0
$\begingroup$

i'm a graduate student (biology program) with minimal experience with statistics. I have two questions relating to my project that i'd love help with! The first question is how I can take a single measurement of many events (such as, 55 coin flips out of 100 yielded heads) and test if that is significantly different than a separate measurement (such as, now with a different coin, I see 40 coin flips out of 100 yields heads - so are the two coins significantly different? Can I put a p-value on that?). The second question is, if I use an R program that draws a best fit line on some data and gives i.e. the slope is 10 and the 95% confidence interval is from 8 to 12, then compare that to another slope that is 14 with a 95% CI from 12 to 16, are these results significantly different? And can I put a p-value on that as well? Thanks in advance for any help!

$\endgroup$

1 Answer 1

0
$\begingroup$

Let's do the coin flip first. Here is how to do this in R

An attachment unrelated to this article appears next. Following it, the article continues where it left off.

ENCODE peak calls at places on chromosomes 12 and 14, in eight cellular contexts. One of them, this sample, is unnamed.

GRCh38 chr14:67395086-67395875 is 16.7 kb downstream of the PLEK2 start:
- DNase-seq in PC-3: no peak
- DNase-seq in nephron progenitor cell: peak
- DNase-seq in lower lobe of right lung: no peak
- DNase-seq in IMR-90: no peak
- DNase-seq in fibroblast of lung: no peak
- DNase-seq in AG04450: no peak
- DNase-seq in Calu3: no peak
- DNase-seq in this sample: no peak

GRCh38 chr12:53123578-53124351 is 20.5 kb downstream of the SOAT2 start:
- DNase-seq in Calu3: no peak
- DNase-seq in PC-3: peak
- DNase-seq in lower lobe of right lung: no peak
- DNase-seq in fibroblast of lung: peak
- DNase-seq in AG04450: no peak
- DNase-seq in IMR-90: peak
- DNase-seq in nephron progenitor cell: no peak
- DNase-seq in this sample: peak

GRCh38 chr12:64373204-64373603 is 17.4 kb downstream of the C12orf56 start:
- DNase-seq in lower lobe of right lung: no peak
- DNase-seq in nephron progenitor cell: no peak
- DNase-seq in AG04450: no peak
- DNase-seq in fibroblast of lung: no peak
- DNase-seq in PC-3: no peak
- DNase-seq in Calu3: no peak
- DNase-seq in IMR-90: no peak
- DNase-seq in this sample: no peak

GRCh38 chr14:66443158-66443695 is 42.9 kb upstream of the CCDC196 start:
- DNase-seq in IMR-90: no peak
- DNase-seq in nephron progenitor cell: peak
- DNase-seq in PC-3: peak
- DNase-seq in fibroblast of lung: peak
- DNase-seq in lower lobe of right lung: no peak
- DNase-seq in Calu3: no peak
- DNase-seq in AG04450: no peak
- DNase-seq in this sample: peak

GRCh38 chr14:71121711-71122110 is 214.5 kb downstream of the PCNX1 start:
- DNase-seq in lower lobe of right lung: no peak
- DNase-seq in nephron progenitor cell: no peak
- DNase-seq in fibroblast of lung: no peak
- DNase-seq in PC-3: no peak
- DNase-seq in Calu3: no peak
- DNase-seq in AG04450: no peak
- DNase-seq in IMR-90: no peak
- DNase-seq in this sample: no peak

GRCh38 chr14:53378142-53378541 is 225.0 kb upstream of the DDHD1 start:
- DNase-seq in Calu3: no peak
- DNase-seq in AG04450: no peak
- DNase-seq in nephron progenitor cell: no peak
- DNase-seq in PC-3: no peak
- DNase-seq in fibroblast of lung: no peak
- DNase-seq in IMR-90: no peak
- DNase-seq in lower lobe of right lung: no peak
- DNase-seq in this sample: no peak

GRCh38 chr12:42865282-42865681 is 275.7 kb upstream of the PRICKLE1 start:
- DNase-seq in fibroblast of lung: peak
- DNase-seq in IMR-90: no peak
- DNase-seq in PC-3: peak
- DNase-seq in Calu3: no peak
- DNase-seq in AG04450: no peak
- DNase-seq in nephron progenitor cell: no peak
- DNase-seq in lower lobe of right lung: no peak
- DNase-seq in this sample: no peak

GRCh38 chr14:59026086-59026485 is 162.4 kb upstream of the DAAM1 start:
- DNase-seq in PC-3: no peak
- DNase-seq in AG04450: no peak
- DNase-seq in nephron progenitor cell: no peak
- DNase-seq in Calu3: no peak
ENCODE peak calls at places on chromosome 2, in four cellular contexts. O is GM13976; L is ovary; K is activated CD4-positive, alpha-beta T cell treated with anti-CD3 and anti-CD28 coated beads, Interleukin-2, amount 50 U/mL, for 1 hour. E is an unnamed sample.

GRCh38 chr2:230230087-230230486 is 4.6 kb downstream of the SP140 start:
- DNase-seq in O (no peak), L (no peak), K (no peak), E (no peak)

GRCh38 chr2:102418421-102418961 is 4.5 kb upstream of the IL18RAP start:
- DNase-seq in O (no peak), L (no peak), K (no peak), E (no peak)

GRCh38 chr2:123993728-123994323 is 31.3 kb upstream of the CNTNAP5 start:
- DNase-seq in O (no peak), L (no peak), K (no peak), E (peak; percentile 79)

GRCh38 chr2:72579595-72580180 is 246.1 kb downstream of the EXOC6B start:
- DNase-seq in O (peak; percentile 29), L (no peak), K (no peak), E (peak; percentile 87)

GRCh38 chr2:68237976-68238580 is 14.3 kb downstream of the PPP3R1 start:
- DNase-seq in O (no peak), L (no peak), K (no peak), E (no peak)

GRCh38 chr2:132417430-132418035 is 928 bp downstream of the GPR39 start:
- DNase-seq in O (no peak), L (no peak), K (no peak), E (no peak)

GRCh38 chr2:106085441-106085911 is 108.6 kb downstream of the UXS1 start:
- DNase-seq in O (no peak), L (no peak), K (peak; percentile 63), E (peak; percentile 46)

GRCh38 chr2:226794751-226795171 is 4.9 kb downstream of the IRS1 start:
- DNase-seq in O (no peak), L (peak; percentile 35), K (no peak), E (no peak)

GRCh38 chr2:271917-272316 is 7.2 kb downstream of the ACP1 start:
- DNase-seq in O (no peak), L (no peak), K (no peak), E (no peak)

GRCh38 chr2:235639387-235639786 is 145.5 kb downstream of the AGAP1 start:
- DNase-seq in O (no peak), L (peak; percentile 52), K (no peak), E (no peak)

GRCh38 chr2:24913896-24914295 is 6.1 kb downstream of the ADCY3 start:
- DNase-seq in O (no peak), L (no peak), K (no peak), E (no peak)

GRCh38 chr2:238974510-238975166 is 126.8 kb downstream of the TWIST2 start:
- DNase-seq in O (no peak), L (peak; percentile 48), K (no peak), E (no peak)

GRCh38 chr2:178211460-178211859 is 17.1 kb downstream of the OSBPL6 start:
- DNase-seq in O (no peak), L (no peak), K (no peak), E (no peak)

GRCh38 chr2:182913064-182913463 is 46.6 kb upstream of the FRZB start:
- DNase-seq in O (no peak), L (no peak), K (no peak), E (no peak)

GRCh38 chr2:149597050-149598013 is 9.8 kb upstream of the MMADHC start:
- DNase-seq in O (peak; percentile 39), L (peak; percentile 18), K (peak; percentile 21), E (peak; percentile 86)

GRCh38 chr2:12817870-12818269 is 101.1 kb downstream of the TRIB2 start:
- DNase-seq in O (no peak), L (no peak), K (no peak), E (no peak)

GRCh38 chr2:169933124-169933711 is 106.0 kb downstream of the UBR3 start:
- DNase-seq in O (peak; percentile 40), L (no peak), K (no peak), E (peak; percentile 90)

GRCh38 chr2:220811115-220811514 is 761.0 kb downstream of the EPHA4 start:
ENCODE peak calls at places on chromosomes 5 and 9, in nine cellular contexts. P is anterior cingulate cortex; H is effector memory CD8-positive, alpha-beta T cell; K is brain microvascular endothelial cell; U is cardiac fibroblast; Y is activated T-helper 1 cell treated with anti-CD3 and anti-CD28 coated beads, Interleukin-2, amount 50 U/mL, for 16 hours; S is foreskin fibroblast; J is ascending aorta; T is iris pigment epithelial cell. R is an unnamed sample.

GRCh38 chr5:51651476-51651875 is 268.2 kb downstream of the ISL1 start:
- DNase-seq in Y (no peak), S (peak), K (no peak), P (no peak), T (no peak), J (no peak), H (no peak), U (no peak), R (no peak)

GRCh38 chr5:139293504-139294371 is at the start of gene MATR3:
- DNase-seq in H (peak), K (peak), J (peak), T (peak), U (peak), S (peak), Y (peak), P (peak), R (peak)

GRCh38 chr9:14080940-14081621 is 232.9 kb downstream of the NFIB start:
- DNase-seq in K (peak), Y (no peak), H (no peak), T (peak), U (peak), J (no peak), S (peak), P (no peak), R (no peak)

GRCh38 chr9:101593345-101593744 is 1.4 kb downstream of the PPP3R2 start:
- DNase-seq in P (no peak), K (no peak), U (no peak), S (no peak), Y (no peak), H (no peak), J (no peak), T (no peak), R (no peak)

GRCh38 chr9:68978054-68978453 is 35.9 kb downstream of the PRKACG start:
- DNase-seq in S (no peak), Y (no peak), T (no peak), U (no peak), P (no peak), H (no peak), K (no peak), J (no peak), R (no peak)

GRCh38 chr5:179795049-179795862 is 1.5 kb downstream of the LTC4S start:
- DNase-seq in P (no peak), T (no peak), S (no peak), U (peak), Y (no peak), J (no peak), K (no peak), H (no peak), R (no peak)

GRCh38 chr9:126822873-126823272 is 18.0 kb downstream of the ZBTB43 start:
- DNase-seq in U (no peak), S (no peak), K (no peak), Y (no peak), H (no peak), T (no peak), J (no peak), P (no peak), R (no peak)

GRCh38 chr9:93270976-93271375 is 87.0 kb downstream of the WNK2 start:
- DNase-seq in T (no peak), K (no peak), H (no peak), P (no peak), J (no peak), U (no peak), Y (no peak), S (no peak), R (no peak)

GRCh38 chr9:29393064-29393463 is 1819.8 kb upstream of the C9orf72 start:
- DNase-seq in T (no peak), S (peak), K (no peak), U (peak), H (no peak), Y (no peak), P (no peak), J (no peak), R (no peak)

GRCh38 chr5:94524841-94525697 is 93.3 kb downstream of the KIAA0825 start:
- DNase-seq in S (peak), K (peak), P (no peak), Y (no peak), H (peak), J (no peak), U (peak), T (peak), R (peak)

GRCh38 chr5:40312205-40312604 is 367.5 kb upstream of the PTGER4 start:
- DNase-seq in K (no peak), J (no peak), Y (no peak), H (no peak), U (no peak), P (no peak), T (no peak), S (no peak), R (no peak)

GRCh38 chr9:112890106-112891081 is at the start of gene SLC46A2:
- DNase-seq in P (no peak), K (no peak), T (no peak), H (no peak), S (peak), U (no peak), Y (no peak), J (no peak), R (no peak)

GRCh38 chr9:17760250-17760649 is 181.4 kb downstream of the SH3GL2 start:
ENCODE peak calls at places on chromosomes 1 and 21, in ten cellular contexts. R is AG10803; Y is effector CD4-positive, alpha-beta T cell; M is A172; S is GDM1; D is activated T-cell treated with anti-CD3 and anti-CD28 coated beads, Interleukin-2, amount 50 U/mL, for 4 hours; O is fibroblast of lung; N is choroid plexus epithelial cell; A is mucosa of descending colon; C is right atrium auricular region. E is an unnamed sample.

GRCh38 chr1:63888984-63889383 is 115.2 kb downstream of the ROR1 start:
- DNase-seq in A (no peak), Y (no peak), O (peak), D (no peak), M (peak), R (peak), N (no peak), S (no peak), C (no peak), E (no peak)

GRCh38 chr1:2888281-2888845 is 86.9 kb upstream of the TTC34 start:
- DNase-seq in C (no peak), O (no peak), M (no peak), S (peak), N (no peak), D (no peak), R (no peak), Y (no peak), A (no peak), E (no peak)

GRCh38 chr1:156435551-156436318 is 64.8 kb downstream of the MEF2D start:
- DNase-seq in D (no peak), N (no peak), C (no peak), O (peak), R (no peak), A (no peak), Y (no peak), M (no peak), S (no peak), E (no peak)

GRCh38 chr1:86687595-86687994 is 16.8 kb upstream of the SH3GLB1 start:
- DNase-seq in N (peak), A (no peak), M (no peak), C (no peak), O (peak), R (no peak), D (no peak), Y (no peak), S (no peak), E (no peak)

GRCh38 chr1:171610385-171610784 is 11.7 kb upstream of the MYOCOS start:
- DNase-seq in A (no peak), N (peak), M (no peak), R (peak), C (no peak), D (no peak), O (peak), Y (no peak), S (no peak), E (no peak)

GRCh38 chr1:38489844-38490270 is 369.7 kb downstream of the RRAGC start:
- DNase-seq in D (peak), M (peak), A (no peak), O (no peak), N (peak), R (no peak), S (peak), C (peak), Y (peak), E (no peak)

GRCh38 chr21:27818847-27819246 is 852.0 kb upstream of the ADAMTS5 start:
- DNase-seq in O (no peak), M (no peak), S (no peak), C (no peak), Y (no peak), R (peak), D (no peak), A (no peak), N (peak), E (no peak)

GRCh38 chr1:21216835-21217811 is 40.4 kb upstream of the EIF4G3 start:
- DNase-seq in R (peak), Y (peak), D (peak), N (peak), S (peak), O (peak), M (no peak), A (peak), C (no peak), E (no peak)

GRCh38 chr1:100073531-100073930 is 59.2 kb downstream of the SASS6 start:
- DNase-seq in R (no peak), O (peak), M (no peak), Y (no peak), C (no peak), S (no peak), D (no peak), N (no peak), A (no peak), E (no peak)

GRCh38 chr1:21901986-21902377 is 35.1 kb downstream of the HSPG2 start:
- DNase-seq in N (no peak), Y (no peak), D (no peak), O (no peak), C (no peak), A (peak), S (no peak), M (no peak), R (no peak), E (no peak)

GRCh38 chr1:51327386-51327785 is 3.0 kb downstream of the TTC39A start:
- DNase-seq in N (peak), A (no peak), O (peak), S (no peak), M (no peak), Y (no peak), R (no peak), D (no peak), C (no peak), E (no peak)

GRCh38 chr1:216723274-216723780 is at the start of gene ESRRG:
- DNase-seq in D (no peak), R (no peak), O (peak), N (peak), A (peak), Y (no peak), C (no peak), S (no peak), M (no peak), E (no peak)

heads<-c(55,40)
flips<-c(100,100)

prop.test(heads,flips, correct = F)

The heads array houses the number of heads we observed. The flips array houses the number of times each coin was flipped. The function prop.test performs a test of proportions. You can see the p-value in the print out.

As for the regression, I don't think you can do this without access to the data. You'd need to specify a model, and then look at the coefficients of that model. Do you have a sample dataset we can work with?

$\endgroup$
6
  • $\begingroup$ Am I missing something? OP asked about 55 vs 40 each out of 100. Then from prop.test(c(55,40),c(100,100), correct = F)$p.val, I get 0.03367207, so signif diff at 5% level. $\endgroup$
    – BruceET
    Sep 4, 2019 at 18:25
  • $\begingroup$ @BruceET Oops, must have thought OP said 50 and not 55. Is that what you're referring to? $\endgroup$ Sep 4, 2019 at 18:38
  • $\begingroup$ Yes. Thanks for edit. $\endgroup$
    – BruceET
    Sep 4, 2019 at 18:53
  • $\begingroup$ Thanks! That's perfect. $\endgroup$
    – Daniel
    Sep 4, 2019 at 22:17
  • $\begingroup$ As for the regression, I'm not sure how to present it on this site. Hearing that the statistical analysis must be done on a more upstream step is useful to know though. I'm going to hunt through the R program that I used to calculate the CIs and see if there are more comparative functions available. $\endgroup$
    – Daniel
    Sep 4, 2019 at 22:20

Your Answer

By clicking “Post Your Answer”, you agree to our terms of service, privacy policy and cookie policy

Not the answer you're looking for? Browse other questions tagged or ask your own question.